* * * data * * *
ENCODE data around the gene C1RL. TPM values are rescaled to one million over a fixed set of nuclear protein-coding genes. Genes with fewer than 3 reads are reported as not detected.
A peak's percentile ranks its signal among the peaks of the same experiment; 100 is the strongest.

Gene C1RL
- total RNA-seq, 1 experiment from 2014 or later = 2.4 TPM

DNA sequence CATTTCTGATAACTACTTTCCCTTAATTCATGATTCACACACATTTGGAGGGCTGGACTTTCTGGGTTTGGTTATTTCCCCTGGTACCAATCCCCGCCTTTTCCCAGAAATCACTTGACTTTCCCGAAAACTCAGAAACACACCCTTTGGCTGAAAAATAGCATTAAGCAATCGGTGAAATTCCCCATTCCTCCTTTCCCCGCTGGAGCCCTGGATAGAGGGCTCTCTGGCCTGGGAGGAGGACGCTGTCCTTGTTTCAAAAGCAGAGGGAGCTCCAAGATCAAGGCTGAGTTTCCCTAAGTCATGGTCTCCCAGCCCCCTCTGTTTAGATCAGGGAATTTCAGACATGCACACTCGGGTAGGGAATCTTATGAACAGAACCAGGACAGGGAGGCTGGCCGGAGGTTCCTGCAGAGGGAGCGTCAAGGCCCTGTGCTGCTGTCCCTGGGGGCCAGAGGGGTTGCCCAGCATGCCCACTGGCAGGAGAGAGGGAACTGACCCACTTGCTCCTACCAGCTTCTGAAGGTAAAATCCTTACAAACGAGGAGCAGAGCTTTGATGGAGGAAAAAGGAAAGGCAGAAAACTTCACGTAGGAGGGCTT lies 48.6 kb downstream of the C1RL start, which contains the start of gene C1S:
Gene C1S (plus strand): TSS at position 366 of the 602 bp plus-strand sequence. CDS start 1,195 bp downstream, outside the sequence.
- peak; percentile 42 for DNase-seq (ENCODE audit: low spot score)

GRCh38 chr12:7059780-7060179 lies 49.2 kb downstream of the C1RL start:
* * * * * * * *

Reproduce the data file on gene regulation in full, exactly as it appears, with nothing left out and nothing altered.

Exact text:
ENCODE data around the gene C1RL. TPM values are rescaled to one million over a fixed set of nuclear protein-coding genes. Genes with fewer than 3 reads are reported as not detected.
A peak's percentile ranks its signal among the peaks of the same experiment; 100 is the strongest.

Gene C1RL
- total RNA-seq, 1 experiment from 2014 or later = 2.4 TPM

DNA sequence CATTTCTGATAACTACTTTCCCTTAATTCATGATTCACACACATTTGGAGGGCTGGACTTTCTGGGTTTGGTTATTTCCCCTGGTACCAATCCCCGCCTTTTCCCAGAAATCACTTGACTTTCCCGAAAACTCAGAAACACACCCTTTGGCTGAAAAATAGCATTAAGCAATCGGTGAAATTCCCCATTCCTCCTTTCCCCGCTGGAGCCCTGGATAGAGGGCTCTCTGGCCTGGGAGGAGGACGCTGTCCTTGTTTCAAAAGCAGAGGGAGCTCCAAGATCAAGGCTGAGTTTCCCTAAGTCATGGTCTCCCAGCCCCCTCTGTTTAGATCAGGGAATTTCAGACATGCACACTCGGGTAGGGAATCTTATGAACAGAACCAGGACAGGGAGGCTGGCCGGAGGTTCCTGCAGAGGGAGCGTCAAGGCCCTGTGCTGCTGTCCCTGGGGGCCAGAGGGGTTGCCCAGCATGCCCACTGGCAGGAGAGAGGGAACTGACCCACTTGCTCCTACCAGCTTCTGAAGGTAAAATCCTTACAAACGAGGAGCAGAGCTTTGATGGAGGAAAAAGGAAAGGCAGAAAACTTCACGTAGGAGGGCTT lies 48.6 kb downstream of the C1RL start, which contains the start of gene C1S:
Gene C1S (plus strand): TSS at position 366 of the 602 bp plus-strand sequence. CDS start 1,195 bp downstream, outside the sequence.
- peak; percentile 42 for DNase-seq (ENCODE audit: low spot score)

GRCh38 chr12:7059780-7060179 lies 49.2 kb downstream of the C1RL start: